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DIPLOMATS GET A TASTE OF OLD WEST AT PICNIC

SHARE DIPLOMATS GET A TASTE OF OLD WEST AT PICNIC

Ambassadors and deputy ambassadors representing 20 countries received a taste of the Old West recently when they attended an old-fashioned church picnic in Virginia's countryside.

The diplomats and their families swung to the "Virginia Reel"; ate chicken, hamburgers and hot dogs; rode ponies; played shuffleboard; climbed aboard a stagecoach for photographs; and left hours later with a hot cinnamon all-day sucker and lots of smiles.The day was organized to give the diplomatic corps a chance to get to know Church members better, to learn more about the Church and its history, and to have an enjoyable day in the country.

"This old-fashioned picnic enabled the ambassadors and their families to experience the American pioneer lifestyle," remarked Beverly Campbell, international affairs director for the Church.

"There are so few opportunities for diplomatic families to participate together in the formal life of Washington. It's a delightful way to introduce new members of the international diplomatic community to the Church and to continue those relationships that we have begun."

The setting for the picnic was the Marriott Ranch, nestled in the rolling hills of northern Virginia - a little more than an hour's drive outside the bustle of Washington, D.C. As each guest arrived, western neckerchiefs were handed out to add cowboy flavor to the day's activities.

"I'm proud of the religious freedom and tolerance that exists in my country and have allowed for the growth over the past decade of your Church, which has been a true friend to our people," said Ambassador Emmanuel Pelaez of the Philippines.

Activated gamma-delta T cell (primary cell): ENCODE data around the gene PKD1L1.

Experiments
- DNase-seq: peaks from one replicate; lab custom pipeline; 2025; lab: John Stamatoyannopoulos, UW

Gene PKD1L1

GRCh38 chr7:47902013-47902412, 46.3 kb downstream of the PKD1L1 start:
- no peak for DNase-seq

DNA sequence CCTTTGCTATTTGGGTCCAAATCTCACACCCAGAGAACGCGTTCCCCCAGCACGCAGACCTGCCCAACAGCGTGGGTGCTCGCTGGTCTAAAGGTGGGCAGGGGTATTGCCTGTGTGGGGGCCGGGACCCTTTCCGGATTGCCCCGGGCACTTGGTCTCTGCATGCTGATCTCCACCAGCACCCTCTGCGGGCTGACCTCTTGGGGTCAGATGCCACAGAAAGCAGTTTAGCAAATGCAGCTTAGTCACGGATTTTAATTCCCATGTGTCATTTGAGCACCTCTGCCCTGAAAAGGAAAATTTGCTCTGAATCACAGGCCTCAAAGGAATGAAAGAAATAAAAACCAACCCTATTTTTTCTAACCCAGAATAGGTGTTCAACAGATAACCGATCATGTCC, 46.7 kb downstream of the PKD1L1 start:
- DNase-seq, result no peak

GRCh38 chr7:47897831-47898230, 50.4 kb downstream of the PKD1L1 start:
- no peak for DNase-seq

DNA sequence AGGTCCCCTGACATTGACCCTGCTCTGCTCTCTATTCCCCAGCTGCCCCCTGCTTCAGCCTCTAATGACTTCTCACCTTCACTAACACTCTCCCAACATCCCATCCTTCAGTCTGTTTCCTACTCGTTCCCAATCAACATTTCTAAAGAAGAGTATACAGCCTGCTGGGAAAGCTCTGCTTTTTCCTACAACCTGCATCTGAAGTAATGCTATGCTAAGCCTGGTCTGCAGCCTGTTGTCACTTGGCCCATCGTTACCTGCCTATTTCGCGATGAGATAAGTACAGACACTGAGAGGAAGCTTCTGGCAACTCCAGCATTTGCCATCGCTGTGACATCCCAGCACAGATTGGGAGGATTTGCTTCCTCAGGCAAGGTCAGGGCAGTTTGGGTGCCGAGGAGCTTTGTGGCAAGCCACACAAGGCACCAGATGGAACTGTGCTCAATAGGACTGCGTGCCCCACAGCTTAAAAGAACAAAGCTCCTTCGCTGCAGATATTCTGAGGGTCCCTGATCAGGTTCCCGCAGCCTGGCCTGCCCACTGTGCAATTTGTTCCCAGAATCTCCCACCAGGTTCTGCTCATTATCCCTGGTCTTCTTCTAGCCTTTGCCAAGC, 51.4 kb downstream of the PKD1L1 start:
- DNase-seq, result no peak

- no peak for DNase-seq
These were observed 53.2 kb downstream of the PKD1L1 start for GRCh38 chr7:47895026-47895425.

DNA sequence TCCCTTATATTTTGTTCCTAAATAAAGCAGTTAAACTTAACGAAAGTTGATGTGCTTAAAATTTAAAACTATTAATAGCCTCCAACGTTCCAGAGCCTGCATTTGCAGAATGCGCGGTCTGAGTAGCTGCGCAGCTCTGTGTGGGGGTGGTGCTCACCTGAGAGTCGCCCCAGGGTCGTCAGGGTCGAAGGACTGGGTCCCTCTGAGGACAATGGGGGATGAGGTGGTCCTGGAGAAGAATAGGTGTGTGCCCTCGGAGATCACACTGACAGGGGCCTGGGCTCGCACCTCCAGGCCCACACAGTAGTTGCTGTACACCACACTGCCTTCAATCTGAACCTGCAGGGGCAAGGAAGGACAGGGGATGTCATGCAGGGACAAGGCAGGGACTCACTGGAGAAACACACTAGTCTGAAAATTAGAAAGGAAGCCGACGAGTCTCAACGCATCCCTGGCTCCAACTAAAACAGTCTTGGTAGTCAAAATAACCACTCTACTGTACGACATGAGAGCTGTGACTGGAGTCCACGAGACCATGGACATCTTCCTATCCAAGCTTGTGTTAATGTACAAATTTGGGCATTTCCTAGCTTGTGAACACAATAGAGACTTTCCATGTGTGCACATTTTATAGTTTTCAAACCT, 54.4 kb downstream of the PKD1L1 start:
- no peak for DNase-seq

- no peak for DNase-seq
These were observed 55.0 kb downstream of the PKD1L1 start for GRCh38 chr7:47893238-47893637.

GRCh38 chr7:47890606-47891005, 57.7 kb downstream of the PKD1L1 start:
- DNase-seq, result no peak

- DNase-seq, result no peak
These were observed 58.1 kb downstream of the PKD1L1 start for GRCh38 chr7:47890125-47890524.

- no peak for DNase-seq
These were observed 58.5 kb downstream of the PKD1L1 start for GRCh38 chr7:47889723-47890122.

One diplomat from Ghana was so thrilled with his ride on a stagecoach that he asked for an enlarged picture to share with his friends at home with whom he had dreamed as a child of visiting the "Wild West."

A guest from Sri Lanka added a blend of cultures on the hay ride as she joined the group in her native costume, neckerchief around her neck, and a lovely parasol, typical of her country, over her shoulder.

"This was one of the most beautiful days my family and I have spent in Washington," remarked Peru's Ambassador Robert Maclean. "The Mormon people were warm and as generous as anyone can imagine."

Richard Marriott, executive vice president and vice chairman of the board of the Marriott Corp. and a Sunday School teacher in the Potomac North Ward, Washington DC Stake, commented: "This gathering has produced more goodwill than countless Washington meetings. Today was a great success."

The event, sponsored by the LDS International Women's Committee of Washington, D.C., was attended by ambassadors and deputy ambassadors from Australia, Botswana, Canada, Czechoslovakia, Egypt, Ghana, India, Madagascar, Namibia, Peru, Philippines, Poland, Sri Lanka, Swaziland, Sweden, Thailand, Uganda, Yugoslavia, Zambia and Zimbabwe.

Chairmen of the event, Eleanor Colton, Joy Korologos and Sue Huguely, agreed that a depth of understanding and goodwill was generated and many warm friendships were established at the outset of the event.